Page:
Baby Sleeping Sign


I went to my cousin’s condo once and greeted everyone by saying hi. In return, I was told to be quieter: the baby was sleeping. This was apparently not the only time for this to happen while my cousin’s daughter was napping, so my cousin asked me to make a sign for her to hang on a hook on her front door to warn visitors of nap time.

Baby Sleeping Sign with Two Ducks

Her request was very open-ended. I thought about making the sign say “Shhh… Baby Napping” but my cousin is expecting a second baby this fall, and I figured she might want to use the sign when both babies are sleeping. So I went with “Shhh… Nap Time” instead.

The letters are cut out from blue cardstock, allowing a shimmery yellow cardstock to be seen through the holes. In addition, the sign needed a cute little animal sleeping, and I know my cousin’s daughter likes duckies, so I cut out a little sleeping duck and glued it on.

As she is pregnant with a baby boy, I also cut out a blue duck for her. The blue duck is currently not glued onto the sign. She can glue it on herself after the baby is born.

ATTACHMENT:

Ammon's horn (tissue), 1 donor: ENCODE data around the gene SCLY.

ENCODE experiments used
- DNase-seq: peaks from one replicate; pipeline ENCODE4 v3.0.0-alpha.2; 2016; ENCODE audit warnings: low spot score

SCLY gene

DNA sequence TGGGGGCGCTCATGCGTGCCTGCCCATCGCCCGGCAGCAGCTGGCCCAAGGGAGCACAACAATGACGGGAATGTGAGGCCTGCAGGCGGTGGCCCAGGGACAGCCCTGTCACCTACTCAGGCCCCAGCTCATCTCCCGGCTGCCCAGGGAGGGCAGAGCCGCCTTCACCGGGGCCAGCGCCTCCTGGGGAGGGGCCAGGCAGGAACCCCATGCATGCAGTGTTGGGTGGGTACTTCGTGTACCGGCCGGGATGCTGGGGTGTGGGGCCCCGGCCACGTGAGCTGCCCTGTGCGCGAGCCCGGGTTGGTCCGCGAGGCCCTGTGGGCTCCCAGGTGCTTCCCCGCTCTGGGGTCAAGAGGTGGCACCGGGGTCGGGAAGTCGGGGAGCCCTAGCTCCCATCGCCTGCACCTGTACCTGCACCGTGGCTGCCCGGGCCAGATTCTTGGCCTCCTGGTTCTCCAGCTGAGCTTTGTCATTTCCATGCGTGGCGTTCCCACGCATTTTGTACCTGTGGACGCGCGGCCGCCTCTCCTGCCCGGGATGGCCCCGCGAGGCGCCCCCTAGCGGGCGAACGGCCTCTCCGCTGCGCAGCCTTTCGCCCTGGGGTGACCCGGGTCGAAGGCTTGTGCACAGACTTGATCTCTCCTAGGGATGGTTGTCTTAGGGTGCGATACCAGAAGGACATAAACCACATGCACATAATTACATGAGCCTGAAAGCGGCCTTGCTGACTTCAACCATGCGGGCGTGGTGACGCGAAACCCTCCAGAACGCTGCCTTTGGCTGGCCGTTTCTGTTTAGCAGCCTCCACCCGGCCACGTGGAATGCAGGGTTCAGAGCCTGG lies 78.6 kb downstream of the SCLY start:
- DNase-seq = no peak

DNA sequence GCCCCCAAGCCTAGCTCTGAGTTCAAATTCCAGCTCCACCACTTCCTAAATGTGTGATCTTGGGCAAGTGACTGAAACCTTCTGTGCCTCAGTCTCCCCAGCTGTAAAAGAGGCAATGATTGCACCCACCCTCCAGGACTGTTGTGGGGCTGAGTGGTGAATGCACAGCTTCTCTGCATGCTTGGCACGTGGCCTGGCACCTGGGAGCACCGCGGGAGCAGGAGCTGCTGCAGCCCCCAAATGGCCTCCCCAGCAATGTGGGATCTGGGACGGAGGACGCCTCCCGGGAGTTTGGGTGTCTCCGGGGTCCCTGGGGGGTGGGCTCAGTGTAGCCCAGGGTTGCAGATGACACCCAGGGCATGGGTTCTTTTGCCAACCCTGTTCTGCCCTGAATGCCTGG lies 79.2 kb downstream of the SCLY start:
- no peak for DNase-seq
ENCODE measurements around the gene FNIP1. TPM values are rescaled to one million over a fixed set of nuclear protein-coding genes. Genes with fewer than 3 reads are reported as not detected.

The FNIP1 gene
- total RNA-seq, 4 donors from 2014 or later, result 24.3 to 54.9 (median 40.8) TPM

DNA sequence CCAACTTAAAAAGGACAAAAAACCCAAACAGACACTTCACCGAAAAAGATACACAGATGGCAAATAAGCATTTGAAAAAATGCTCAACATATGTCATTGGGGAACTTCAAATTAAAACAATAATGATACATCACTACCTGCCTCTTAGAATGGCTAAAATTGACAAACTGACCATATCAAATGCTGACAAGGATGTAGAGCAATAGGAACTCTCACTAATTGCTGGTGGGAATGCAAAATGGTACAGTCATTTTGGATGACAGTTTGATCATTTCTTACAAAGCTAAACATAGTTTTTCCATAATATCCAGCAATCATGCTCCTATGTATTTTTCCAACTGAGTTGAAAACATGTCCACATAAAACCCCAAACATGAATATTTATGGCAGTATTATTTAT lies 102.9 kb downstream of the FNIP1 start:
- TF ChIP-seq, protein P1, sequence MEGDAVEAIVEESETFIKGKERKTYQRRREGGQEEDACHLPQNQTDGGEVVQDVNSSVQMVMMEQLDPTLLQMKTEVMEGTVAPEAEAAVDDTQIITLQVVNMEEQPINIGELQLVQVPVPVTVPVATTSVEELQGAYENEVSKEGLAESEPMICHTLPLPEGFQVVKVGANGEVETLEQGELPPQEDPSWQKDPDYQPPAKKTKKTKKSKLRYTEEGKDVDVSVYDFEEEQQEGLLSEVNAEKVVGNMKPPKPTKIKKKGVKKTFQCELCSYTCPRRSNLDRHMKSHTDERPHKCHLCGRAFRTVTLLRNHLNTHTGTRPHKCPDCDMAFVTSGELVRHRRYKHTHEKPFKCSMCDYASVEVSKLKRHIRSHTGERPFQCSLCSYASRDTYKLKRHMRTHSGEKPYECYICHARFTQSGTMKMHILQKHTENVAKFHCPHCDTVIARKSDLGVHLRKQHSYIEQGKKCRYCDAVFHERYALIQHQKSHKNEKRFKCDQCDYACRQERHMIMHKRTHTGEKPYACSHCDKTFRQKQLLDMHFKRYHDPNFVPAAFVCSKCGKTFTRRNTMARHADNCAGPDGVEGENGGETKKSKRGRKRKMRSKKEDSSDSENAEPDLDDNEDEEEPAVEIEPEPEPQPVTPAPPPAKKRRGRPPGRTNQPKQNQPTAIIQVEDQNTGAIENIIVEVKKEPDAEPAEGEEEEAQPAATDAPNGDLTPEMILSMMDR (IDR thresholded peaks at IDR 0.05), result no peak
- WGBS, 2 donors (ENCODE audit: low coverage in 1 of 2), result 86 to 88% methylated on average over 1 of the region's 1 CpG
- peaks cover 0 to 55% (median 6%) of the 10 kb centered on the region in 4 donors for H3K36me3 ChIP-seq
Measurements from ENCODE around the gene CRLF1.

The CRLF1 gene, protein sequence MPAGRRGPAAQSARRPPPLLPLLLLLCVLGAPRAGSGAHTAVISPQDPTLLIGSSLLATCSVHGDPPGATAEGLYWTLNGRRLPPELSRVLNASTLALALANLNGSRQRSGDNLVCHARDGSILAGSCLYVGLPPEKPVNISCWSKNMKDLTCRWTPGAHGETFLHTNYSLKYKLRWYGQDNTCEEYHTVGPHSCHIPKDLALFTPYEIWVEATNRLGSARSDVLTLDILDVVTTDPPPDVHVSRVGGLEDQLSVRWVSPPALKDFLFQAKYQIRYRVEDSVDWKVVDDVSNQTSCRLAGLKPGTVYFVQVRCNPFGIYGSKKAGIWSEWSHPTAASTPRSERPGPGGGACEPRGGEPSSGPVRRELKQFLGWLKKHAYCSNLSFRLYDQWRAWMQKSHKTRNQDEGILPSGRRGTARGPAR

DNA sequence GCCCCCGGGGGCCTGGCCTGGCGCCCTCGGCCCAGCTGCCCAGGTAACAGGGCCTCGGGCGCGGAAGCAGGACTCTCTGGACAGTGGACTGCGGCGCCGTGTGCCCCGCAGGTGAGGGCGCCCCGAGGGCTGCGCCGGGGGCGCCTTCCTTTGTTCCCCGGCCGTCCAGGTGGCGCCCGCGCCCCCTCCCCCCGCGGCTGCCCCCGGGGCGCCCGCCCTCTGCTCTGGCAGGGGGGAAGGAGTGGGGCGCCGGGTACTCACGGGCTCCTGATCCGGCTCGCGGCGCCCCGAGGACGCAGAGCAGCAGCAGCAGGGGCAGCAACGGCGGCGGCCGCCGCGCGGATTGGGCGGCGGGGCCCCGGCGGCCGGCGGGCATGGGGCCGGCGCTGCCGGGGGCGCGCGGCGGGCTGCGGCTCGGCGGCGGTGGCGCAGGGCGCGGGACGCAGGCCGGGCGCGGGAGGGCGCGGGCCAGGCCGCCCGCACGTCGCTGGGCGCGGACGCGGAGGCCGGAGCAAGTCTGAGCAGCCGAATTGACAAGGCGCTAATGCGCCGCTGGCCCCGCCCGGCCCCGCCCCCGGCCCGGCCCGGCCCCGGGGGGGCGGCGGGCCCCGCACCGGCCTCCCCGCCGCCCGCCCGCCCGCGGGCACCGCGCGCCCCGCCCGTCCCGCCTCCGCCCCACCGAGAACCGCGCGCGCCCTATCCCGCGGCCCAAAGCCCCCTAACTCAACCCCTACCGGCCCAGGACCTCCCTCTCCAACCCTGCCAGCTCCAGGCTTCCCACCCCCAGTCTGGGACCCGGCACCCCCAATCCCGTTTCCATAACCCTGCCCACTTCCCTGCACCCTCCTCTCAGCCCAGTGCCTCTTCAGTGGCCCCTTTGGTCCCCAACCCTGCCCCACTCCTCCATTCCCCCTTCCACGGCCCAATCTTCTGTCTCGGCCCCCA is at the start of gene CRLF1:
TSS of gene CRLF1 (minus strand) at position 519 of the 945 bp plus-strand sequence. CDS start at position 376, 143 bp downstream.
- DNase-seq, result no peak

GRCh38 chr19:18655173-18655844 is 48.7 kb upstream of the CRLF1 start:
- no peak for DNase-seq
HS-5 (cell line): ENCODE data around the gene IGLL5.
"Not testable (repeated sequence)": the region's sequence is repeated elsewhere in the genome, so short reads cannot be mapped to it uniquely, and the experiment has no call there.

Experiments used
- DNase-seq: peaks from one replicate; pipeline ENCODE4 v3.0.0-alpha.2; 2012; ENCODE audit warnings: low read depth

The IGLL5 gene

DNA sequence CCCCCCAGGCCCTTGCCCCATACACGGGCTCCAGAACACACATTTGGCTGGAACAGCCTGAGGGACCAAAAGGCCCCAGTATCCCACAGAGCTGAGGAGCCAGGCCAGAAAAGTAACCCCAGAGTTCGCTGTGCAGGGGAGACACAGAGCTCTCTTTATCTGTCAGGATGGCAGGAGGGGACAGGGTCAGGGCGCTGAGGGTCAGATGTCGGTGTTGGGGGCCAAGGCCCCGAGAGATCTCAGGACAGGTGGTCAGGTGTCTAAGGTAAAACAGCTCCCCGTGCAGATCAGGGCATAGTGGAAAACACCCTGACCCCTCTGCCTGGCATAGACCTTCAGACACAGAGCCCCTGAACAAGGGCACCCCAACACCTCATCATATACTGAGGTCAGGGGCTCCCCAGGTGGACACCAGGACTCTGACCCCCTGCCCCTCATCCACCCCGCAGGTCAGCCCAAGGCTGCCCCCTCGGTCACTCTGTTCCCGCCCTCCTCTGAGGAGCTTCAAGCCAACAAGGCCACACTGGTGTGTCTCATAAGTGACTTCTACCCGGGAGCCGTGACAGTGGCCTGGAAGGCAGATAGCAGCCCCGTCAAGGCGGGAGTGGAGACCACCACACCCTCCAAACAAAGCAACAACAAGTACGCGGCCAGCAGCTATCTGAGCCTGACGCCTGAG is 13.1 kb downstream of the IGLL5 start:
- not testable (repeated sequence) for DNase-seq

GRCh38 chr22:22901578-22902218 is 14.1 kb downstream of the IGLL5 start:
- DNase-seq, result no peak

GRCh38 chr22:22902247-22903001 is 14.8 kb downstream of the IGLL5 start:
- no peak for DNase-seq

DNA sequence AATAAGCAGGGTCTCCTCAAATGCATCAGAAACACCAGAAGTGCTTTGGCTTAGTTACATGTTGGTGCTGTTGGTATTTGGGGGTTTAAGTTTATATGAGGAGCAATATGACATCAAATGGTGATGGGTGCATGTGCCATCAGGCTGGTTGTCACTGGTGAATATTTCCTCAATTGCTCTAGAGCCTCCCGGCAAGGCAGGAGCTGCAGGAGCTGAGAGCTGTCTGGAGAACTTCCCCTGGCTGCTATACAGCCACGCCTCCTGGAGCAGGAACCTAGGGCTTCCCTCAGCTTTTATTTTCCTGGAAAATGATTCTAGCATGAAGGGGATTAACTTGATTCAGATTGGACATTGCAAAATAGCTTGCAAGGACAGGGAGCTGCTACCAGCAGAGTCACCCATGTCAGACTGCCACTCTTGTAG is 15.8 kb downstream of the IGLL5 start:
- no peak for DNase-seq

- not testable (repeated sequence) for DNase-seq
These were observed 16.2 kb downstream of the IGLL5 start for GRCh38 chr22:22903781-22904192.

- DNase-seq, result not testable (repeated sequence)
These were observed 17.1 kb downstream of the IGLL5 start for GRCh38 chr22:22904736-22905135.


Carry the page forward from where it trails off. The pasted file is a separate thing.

Butterfly Picture Frame Card


Andrew made this card for a coworker.

Butterfly Frame Card

The front of the card has a panel with a large hole in it, behind which Andrew can slide or glue in a photo. The panel was embossed in our Sizzix Big Kick embossing machine. Andrew punched five butterflies out of some beautiful paper from India; he really loves using his butterfly punch. The butterflies are held on with brads.

As it was the last day at the company for Andrew’s coworker, Andrew decided it would be nice to print a collage of his coworkers’ faces to slide into the card.

Stamped Flowers Card


For his mom’s birthday, Andrew made this pretty card.

Flowery Stamp Card

He bought a pretty flower stamp and used a variety of colors for an emanation of a pretty bouquet. He used orange because he likes orange, and the pink and purple went along with it. His stamp came with other corresponding stamps for the inner parts of the flowers (instead of just the colorful petals) but Andrew was afraid that adding more stamps on top of the flowers would muddy the card or make it darker.